What will the next 100 days look like?

With President Donald Trump, we cannot be certain.

But now there is real momentum behind health care and tax reform, and Republicans need to move their agenda. If they think these issues are politically difficult, just wait until they need 60 votes in the Senate.

Here’s what I would like to see in the next 100 days: North Korea freezing their nuclear program, multilateral progress toward a political solution in Syria, passage of a repeal and replacement of Obamacare and tax reform, momentum behind an infrastructure bill and movement toward funding for border security and rebuilding the military.

I admit the first 100 days have been uneven, and at times the President and his team have lacked focus, discipline and cohesion.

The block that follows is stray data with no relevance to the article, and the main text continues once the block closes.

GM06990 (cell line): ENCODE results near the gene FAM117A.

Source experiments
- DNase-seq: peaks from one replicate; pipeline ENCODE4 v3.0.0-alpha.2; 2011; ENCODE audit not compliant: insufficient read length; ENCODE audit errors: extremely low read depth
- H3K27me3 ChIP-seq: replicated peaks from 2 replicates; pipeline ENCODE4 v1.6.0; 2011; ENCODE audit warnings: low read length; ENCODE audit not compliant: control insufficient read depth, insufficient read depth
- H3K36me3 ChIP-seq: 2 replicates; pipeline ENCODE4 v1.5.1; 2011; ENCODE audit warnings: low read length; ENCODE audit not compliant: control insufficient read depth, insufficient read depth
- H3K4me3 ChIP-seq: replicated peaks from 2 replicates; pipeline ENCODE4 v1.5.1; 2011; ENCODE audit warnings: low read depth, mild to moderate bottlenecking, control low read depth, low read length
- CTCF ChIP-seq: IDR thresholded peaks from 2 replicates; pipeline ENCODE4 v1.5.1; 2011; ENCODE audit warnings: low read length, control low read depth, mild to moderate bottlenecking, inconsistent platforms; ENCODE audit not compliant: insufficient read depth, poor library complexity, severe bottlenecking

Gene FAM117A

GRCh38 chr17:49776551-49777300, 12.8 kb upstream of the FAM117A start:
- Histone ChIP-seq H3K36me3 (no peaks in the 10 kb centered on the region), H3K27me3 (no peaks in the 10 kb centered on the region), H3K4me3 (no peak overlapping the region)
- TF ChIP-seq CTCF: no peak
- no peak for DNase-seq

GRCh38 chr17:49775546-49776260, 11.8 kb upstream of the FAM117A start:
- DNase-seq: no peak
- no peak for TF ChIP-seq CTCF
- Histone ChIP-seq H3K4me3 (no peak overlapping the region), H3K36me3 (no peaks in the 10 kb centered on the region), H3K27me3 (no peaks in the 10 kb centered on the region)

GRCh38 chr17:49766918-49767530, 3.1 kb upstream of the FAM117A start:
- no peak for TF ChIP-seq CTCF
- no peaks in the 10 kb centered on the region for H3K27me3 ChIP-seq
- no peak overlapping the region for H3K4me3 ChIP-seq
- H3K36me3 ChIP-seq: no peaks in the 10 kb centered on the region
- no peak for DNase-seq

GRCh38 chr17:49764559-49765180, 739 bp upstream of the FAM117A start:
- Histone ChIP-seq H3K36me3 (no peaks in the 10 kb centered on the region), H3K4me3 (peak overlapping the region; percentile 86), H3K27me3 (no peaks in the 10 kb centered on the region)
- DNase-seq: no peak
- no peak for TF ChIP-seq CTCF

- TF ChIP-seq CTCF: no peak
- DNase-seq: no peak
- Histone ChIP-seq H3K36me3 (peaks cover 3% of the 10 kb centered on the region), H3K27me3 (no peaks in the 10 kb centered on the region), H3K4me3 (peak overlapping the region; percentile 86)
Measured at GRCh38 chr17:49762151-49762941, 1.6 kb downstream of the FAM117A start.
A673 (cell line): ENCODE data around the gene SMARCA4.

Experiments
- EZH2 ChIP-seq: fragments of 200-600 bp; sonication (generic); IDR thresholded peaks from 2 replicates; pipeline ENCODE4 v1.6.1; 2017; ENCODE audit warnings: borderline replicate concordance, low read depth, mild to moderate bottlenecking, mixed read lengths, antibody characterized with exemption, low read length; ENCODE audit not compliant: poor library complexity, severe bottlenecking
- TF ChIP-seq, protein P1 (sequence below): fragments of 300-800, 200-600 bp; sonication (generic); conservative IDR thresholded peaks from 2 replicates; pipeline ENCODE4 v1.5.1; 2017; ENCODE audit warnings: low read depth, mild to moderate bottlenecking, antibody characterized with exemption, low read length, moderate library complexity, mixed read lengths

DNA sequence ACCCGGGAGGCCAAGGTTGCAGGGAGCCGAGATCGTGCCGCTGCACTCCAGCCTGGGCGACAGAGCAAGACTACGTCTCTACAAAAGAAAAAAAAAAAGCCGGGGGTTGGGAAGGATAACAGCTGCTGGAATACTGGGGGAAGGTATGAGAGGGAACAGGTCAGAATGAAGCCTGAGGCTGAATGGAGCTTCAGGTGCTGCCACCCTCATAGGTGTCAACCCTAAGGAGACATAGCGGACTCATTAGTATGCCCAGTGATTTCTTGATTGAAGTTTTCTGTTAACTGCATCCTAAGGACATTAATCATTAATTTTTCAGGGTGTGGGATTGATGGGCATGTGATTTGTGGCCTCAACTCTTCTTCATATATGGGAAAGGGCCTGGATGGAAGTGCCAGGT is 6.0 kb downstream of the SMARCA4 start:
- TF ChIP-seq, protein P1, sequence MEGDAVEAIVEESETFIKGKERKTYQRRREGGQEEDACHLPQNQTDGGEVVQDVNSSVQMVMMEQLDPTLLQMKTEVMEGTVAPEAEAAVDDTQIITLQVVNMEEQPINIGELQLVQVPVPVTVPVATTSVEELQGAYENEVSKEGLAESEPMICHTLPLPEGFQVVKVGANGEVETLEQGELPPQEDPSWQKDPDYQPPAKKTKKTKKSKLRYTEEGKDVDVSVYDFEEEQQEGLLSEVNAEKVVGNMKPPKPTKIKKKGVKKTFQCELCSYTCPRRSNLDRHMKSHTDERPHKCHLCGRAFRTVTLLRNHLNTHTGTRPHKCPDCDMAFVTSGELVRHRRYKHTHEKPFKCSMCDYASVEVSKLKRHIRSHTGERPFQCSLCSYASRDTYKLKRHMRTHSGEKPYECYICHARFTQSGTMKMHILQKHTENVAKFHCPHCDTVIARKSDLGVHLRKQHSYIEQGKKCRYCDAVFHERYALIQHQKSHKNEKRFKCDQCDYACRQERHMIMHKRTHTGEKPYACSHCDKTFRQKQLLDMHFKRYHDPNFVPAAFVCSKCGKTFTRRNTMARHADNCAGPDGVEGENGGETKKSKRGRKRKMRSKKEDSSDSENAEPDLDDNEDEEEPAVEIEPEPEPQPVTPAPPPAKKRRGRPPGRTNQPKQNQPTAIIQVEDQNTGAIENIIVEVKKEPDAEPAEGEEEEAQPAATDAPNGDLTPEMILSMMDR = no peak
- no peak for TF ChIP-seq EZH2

But even Democrats need to admit that this President has found his footing at a time of global upheaval and domestic challenge.

We can overstate the importance of the first 100 days. In reality, Trump’s first term is about eight percent over. There is a lot of time left.

The Trump administration certainly can have a successful 2017, even with no help (yet) from Democrats.

The trend line is positive and that is a fact.

Matt Mackowiak is the president of Austin-based Potomac Strategy Group, a Republican consultant, a Bush administration and Bush-Cheney re-election campaign veteran, and former press secretary to two U.S. senators. He is the host of a new national politics podcast, “Mack on Politics,” which may be found on iTunes, Google Play, Stitcher or at MackOnPolitics.com.